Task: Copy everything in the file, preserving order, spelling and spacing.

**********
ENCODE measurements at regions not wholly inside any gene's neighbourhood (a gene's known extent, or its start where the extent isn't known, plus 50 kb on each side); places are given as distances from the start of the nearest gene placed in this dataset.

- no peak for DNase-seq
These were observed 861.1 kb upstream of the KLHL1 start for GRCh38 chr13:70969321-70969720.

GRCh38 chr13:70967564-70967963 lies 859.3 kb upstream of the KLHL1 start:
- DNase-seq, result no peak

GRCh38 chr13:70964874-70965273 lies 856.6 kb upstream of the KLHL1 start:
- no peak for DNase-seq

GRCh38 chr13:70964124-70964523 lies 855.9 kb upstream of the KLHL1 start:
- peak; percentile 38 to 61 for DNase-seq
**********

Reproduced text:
ENCODE measurements at regions not wholly inside any gene's neighbourhood (a gene's known extent, or its start where the extent isn't known, plus 50 kb on each side); places are given as distances from the start of the nearest gene placed in this dataset.

- no peak for DNase-seq
These were observed 861.1 kb upstream of the KLHL1 start for GRCh38 chr13:70969321-70969720.

GRCh38 chr13:70967564-70967963 lies 859.3 kb upstream of the KLHL1 start:
- DNase-seq, result no peak

GRCh38 chr13:70964874-70965273 lies 856.6 kb upstream of the KLHL1 start:
- no peak for DNase-seq

GRCh38 chr13:70964124-70964523 lies 855.9 kb upstream of the KLHL1 start:
- peak; percentile 38 to 61 for DNase-seq